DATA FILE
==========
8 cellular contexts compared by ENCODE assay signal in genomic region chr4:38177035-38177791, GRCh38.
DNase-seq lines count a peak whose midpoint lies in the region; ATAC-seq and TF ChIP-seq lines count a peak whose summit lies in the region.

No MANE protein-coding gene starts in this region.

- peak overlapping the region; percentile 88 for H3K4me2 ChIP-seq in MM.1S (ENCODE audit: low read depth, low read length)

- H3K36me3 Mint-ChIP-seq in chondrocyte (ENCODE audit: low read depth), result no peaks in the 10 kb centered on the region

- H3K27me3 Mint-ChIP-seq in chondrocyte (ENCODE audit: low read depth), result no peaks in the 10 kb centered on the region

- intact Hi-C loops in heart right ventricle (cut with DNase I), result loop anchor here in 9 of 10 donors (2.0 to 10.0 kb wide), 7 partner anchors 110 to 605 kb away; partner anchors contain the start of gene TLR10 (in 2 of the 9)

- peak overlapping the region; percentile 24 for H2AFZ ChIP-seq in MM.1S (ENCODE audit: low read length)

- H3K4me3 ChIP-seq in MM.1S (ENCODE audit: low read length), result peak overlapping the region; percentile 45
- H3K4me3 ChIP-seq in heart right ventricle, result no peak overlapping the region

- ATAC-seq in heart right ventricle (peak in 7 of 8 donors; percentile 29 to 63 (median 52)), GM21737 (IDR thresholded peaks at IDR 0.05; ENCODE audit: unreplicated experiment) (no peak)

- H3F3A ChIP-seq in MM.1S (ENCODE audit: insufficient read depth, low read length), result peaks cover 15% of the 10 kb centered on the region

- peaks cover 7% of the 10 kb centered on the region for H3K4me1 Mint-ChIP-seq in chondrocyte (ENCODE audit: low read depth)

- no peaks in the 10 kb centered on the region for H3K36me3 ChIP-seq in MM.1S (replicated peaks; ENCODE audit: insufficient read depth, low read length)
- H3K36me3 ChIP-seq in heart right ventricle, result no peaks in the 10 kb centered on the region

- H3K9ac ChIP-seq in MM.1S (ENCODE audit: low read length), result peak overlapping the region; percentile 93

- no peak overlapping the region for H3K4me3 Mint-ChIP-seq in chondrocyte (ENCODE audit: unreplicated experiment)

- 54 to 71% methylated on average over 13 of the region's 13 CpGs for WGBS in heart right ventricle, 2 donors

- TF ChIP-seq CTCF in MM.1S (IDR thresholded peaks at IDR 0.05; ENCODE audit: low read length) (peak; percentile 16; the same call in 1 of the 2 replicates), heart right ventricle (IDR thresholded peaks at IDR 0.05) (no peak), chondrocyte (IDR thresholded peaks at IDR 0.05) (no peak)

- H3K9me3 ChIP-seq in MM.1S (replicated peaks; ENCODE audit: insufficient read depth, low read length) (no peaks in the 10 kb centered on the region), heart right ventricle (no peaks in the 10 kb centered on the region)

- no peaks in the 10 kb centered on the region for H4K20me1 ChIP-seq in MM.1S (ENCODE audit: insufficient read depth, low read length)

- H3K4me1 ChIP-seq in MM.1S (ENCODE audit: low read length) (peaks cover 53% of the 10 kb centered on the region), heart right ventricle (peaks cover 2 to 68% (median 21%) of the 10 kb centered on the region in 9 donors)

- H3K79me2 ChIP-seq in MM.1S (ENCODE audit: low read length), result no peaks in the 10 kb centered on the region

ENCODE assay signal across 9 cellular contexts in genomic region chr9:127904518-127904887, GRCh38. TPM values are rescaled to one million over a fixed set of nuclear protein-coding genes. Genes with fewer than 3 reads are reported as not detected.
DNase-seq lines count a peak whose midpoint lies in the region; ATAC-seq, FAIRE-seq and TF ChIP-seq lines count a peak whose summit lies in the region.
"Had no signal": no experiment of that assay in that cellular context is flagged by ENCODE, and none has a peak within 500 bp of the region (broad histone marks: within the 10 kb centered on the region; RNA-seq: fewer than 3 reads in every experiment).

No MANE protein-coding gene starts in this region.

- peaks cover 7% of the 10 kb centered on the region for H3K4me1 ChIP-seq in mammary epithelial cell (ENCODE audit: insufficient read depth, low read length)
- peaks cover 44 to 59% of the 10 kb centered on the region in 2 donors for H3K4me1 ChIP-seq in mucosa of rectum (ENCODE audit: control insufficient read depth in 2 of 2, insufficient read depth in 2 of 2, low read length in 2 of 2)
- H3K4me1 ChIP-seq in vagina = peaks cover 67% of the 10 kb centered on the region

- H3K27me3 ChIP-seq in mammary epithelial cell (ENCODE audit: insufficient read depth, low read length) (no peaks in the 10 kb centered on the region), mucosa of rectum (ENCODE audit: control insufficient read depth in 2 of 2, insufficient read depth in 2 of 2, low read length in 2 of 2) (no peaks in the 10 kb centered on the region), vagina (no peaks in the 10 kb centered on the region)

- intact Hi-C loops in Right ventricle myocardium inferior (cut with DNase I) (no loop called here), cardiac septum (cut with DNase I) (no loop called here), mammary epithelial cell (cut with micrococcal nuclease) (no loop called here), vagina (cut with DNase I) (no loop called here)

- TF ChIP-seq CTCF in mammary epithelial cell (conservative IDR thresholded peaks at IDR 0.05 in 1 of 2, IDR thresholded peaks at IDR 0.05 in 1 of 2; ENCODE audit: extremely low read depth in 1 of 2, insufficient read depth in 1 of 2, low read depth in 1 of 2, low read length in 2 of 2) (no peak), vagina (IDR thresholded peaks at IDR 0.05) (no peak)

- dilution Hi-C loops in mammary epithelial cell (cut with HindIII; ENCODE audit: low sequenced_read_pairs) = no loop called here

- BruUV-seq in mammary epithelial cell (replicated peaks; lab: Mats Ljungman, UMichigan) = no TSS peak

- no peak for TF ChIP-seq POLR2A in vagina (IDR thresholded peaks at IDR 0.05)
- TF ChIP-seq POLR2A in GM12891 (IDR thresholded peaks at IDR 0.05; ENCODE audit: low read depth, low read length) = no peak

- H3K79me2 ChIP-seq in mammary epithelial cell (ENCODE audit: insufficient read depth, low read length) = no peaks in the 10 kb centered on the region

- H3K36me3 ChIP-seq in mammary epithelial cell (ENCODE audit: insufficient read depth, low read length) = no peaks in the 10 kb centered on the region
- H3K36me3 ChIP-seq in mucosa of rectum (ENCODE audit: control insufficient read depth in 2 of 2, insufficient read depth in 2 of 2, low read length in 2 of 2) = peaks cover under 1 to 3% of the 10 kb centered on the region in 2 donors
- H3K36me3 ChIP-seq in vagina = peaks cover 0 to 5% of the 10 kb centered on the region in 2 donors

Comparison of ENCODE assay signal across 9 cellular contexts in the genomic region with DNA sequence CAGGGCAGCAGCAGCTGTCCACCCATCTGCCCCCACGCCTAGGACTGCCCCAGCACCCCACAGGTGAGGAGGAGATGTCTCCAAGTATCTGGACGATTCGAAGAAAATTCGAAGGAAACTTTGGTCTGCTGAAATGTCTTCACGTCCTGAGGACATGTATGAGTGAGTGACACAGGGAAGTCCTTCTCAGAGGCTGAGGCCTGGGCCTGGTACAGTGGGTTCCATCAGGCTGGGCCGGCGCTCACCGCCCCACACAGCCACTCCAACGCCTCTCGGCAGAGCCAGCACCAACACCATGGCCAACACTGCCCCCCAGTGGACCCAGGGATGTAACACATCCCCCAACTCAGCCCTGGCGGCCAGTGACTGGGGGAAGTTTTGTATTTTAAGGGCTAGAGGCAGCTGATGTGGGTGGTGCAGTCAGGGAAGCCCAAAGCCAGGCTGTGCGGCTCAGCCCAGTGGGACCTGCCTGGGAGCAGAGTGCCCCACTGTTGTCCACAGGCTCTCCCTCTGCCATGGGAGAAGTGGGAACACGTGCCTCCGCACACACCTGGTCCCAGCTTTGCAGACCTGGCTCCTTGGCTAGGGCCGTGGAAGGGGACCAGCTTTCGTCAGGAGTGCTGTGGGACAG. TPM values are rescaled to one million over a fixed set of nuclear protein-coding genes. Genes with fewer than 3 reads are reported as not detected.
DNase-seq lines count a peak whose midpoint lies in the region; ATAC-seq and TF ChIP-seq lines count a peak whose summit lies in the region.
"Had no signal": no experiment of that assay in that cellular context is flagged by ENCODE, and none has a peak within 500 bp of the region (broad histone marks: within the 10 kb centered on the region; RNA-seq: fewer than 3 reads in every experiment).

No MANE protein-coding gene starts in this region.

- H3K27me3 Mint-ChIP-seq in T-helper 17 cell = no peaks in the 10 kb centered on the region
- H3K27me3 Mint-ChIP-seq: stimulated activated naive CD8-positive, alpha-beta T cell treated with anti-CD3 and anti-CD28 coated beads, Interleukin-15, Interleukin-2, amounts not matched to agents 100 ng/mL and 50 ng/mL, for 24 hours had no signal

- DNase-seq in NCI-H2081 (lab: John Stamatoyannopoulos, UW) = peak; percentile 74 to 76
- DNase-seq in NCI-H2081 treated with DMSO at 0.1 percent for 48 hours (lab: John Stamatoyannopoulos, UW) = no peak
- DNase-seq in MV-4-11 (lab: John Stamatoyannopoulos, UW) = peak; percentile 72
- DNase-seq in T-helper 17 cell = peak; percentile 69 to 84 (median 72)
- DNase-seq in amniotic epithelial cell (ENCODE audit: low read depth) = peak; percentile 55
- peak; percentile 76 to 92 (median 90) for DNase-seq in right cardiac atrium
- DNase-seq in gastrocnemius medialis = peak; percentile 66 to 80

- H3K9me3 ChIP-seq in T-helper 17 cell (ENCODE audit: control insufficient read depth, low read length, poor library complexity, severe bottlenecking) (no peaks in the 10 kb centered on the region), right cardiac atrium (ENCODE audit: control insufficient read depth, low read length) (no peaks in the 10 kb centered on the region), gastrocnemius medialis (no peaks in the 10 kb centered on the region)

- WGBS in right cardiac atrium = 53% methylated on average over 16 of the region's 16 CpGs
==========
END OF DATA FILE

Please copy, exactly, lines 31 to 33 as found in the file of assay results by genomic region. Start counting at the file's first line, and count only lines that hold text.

- H3K27me3 ChIP-seq in mammary epithelial cell (ENCODE audit: insufficient read depth, low read length) (no peaks in the 10 kb centered on the region), mucosa of rectum (ENCODE audit: control insufficient read depth in 2 of 2, insufficient read depth in 2 of 2, low read length in 2 of 2) (no peaks in the 10 kb centered on the region), vagina (no peaks in the 10 kb centered on the region)

- intact Hi-C loops in Right ventricle myocardium inferior (cut with DNase I) (no loop called here), cardiac septum (cut with DNase I) (no loop called here), mammary epithelial cell (cut with micrococcal nuclease) (no loop called here), vagina (cut with DNase I) (no loop called here)

- TF ChIP-seq CTCF in mammary epithelial cell (conservative IDR thresholded peaks at IDR 0.05 in 1 of 2, IDR thresholded peaks at IDR 0.05 in 1 of 2; ENCODE audit: extremely low read depth in 1 of 2, insufficient read depth in 1 of 2, low read depth in 1 of 2, low read length in 2 of 2) (no peak), vagina (IDR thresholded peaks at IDR 0.05) (no peak)